Korea’s vacation and honeymoon island has more than a touch of Hawaii, but with a distinctly Asian charm and quirkiness.
Where in the world are we off to?
We’re heading east to Jeju Island.
Think of it as a tear-shaped tropical paradise, dropped off the end of South Korea and sitting off the peninsula’s coast between Korea, Japan and China. An intriguing volcanic island, Jeju boasts several UNESCO-rated geological sites and was voted one of the New Seven Wonders of Nature.
I’ve heard it described as the ‘Hawaii of Asia’. Is this true?
It certainly is. Take one look and you’ll see how emerald green Jeju is with swaying palm trees, cactus plants and orange orchards together with thundering waterfalls, sandy beaches and lush, rolling fields. Every year it attracts millions of Koreans, flocking here for the island’s warm weather and dramatic volcanic scenery – plus its laid-back holiday vibe, which isn’t always easy to find in the Far East.
Why else might I have heard of it?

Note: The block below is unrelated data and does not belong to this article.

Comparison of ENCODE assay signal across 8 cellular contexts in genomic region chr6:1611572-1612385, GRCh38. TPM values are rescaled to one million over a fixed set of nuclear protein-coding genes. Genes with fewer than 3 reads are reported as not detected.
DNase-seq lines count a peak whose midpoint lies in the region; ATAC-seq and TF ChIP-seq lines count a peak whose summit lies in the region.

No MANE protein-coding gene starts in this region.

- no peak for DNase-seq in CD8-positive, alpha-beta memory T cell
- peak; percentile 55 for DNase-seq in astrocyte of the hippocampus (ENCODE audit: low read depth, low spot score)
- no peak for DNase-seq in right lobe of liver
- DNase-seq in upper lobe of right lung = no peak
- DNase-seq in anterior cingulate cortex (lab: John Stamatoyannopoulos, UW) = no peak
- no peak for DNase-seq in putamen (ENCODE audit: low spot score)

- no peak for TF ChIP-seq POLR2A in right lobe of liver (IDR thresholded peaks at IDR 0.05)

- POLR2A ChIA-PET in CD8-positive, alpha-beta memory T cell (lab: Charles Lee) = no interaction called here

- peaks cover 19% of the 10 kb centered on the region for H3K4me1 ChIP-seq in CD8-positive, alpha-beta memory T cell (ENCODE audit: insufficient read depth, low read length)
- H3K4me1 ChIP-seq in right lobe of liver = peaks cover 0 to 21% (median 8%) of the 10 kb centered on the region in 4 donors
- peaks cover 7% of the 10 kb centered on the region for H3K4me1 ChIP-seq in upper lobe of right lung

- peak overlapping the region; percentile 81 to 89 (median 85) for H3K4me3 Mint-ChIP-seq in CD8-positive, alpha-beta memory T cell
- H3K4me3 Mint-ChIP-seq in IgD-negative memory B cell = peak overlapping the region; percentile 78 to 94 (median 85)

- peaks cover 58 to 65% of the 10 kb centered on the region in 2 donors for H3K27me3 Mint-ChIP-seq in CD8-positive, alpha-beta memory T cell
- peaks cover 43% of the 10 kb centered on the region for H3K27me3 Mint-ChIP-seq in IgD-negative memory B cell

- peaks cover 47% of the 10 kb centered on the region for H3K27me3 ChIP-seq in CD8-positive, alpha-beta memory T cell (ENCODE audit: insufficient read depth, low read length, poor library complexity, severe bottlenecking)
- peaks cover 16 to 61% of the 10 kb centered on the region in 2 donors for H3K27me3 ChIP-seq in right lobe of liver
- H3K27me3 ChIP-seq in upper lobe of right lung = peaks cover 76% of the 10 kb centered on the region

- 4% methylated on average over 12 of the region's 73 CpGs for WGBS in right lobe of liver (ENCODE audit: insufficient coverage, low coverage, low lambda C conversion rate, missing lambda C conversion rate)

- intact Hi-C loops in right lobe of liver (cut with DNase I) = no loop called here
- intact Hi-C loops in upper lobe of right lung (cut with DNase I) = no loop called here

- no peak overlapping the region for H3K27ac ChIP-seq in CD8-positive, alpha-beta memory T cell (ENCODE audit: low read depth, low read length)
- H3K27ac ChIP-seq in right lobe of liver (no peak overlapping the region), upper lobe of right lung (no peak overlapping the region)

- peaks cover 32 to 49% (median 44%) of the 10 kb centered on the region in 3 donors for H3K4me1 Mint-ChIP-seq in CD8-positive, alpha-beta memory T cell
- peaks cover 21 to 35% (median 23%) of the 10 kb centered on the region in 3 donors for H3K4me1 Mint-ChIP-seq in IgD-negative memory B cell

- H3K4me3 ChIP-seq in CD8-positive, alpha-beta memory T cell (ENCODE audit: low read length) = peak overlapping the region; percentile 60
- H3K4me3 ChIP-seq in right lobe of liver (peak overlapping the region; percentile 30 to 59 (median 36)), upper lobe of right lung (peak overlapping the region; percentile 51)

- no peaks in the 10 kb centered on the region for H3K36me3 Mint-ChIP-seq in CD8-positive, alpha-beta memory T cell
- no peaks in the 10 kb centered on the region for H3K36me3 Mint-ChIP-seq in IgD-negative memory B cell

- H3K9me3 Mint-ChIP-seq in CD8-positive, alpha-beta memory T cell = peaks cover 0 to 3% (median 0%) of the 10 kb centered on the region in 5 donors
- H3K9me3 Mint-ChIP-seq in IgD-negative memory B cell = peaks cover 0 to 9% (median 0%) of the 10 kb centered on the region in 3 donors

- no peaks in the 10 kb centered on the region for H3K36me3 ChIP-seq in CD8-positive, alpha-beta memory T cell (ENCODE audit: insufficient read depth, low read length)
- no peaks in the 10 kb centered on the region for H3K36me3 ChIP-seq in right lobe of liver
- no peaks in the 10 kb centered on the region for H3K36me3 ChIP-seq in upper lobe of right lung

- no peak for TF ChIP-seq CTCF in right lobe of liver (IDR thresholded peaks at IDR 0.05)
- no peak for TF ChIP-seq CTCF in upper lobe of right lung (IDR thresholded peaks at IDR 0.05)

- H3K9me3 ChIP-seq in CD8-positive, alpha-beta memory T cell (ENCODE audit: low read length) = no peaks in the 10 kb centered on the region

Jeju is sometimes referred to as ‘Samdado Island’, meaning ‘three of many’.
Apparently, the three things Jeju has in abundance are rocks, wind and women. Rocks from the island’s past volcanic activity, wind from the year-round ocean breeze and women due to a time when fishing was Jeju’s main source of income and many men were lost at sea.
What are we doing when we get there?
As little as possible.
Jeju is all about enjoying the good life with fishing, walking, hanging out on the beach, surfing and horse riding, all popular past-times. Quirky is also on the cards with a smorgasbord of odd museums and theme parks dedicated to esoteric subjects like teddy bears, female divers and butterflies. But you can’t miss the island’s curious volcanic creations and lava caves such as Jusangjeolli cliff, bizarre natural formed hexagonal columns, and Manjanggul Cave, an epic lava tube formed in the path of a molten river.
What’s the local wildlife like?
Jeju is home to a cornucopia of strange creatures, from sea urchins and the narrow mouth frog to the black-headed snake, the jeju weasel and a flock of migratory bird species, from coots, egrets and ducks to cormorants, herons and spoonbills. Understandably, Jeju is considered a fantastic place for bird watching.
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